Commodore User


Author: Mark Patterson
Publisher: Hewson Consultants
Machine: Commodore 64

Published in Commodore User #45


Unfortunately this isn't Andrew Braybrook's latest production, but it's still a very nice split screen, horizontally-scrolling, shoot-'em-up from some people from a company called Danish Designs.

It is now the year 2846 the setting of the horrific war which has raged for over 300 years. The only difference from conventional war today is that it is being fought by genetically created soldiers who destroy anything that moves, or doesn't.

Your mission is to fly across the planet's battle-scarred surface to intercept the alien attack squad and retrieve message droids. This is all very well but you are the only remaining Eagle pilot so the future of the world weighs heavy upon your shoulders.


The one player game is similar to Dropzone in that you have to bomb round that plant wasting aliens collecting message droids, and then dropping them down a pipe to safety. The bottom half of the screen is occupied by the computer-controlled fighter who is trying to beat you to the message droids. If you can collect and deliver five droids you can obtain a devastator device which acts simply like a smart bomb. At the end of the level, you take on the Zeta fighter and if you manage to defeat it you receive a fat bonus or, alternatively, death.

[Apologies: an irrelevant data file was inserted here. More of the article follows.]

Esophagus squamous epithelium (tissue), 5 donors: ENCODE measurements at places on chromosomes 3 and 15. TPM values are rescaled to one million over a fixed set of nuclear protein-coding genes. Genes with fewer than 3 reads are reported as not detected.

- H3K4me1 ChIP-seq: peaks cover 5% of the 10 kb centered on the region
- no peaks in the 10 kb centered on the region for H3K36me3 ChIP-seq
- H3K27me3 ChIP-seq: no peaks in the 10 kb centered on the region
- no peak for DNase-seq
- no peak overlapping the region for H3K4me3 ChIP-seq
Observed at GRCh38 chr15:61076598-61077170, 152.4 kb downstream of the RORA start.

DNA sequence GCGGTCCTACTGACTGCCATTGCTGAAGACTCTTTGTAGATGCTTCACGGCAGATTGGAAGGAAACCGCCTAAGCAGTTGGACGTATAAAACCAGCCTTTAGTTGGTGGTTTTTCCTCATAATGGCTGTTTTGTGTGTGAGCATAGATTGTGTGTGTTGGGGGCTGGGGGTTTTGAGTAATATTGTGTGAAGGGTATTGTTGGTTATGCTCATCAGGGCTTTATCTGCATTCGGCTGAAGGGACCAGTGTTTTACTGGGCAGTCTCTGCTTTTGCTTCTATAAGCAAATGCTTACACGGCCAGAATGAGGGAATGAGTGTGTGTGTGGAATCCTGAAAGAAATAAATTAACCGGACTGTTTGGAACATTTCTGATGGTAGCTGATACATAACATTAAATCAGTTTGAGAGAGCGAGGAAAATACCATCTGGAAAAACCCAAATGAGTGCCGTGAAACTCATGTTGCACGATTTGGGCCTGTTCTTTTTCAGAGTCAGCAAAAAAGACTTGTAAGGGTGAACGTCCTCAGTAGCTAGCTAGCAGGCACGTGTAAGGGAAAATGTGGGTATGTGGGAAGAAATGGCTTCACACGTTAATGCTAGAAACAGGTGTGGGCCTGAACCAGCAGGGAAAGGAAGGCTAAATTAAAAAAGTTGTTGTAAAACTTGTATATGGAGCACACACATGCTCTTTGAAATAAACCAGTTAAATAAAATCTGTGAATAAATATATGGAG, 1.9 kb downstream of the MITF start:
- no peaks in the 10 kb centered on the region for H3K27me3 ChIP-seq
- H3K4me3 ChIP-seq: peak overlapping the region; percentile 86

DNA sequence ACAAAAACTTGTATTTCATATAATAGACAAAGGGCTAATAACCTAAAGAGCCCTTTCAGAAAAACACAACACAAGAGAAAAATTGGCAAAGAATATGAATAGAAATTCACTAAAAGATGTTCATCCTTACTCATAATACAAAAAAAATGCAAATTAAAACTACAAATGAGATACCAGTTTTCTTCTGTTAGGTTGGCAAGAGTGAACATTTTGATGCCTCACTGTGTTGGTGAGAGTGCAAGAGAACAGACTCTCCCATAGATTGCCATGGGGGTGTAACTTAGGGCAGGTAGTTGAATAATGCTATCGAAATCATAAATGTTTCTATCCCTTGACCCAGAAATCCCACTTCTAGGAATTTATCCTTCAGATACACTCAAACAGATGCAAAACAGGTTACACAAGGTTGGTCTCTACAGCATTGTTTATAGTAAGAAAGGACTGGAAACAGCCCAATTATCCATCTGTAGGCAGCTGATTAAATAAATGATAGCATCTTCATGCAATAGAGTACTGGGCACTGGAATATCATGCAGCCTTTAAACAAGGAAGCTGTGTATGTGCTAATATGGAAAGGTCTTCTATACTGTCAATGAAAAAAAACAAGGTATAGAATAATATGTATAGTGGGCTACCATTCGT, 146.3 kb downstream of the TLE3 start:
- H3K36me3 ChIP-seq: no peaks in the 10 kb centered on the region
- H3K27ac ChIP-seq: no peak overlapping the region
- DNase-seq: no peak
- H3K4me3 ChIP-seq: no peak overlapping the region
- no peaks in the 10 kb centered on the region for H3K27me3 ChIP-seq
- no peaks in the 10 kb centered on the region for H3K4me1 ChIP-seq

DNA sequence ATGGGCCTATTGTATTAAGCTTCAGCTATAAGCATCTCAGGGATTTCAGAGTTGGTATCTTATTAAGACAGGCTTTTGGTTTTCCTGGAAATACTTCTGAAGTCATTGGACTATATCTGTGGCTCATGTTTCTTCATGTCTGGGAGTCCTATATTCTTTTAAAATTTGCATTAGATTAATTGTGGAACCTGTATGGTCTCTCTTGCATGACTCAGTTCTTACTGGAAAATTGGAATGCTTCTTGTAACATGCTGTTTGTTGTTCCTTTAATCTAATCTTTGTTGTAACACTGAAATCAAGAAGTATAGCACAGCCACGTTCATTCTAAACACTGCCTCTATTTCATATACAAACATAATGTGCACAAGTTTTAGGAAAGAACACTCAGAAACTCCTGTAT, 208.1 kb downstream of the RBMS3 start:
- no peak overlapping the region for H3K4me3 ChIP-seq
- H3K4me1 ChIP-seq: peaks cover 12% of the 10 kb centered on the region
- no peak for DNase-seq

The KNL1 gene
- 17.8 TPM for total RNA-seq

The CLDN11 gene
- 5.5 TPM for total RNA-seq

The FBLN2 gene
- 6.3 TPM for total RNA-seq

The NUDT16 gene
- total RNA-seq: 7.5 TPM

The two player game has two modes, team game or head to head. I'll deal with the team game first. The two players have six lives between them and each time one loses a life, so does the other and at the end of the level player one goes on to combat the Zeta fighter.

The head-to-head is as you might expect it, both players battle it out to grab as many droids as possible and cause more death in the alien ranks than each other. At the end of the level, the Zeta fighter is replaced by player 1.

The graphics on the landscape are very good with a multitude of evil aliens, each one willing to turn you in to dust.

A large stumbling block with Eagles is that the playing area is too small, it's so easy to be zapped in the limited amount of space you have, that it tends to make the game slightly off-putting. The sound is pretty weak but the gameplay is really the opposite.

Eagles is a brill game - so good that I even let my sister into my room to play the two player option with me. If Danish Designs can turn out software as good as Eagles, they'll be bringing home the bacon for Hewson for some time.

Mark Patterson

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